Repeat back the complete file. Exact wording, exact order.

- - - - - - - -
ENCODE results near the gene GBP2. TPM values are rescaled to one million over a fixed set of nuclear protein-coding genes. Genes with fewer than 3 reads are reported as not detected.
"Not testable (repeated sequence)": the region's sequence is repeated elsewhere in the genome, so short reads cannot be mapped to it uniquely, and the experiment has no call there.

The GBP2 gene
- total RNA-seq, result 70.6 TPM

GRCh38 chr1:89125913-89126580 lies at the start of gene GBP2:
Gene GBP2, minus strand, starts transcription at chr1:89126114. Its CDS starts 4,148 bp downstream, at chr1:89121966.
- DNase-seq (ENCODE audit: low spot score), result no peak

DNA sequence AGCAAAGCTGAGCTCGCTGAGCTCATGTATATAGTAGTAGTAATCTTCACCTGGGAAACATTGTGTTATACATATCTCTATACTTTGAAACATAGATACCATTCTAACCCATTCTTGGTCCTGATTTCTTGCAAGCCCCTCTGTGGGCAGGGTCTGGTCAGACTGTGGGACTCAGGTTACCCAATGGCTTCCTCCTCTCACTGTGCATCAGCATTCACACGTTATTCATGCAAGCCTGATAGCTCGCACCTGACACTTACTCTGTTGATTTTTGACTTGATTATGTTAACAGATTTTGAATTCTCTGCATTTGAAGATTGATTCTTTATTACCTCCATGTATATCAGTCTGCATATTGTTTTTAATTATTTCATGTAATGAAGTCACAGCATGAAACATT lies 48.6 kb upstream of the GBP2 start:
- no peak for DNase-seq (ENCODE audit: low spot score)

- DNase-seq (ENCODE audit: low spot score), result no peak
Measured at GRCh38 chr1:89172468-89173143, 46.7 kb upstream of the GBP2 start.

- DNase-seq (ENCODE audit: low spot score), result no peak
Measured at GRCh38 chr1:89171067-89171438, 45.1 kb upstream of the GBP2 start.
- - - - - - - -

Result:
ENCODE results near the gene GBP2. TPM values are rescaled to one million over a fixed set of nuclear protein-coding genes. Genes with fewer than 3 reads are reported as not detected.
"Not testable (repeated sequence)": the region's sequence is repeated elsewhere in the genome, so short reads cannot be mapped to it uniquely, and the experiment has no call there.

The GBP2 gene
- total RNA-seq, result 70.6 TPM

GRCh38 chr1:89125913-89126580 lies at the start of gene GBP2:
Gene GBP2, minus strand, starts transcription at chr1:89126114. Its CDS starts 4,148 bp downstream, at chr1:89121966.
- DNase-seq (ENCODE audit: low spot score), result no peak

DNA sequence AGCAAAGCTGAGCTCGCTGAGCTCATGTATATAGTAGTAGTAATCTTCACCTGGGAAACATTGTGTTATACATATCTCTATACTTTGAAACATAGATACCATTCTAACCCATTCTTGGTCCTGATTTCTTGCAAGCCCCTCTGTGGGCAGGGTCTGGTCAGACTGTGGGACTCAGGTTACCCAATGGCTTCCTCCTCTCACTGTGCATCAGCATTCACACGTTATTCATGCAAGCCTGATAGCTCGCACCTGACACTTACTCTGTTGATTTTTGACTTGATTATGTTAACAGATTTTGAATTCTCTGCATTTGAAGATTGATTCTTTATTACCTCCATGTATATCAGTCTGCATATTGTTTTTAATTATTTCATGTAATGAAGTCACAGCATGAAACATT lies 48.6 kb upstream of the GBP2 start:
- no peak for DNase-seq (ENCODE audit: low spot score)

- DNase-seq (ENCODE audit: low spot score), result no peak
Measured at GRCh38 chr1:89172468-89173143, 46.7 kb upstream of the GBP2 start.

- DNase-seq (ENCODE audit: low spot score), result no peak
Measured at GRCh38 chr1:89171067-89171438, 45.1 kb upstream of the GBP2 start.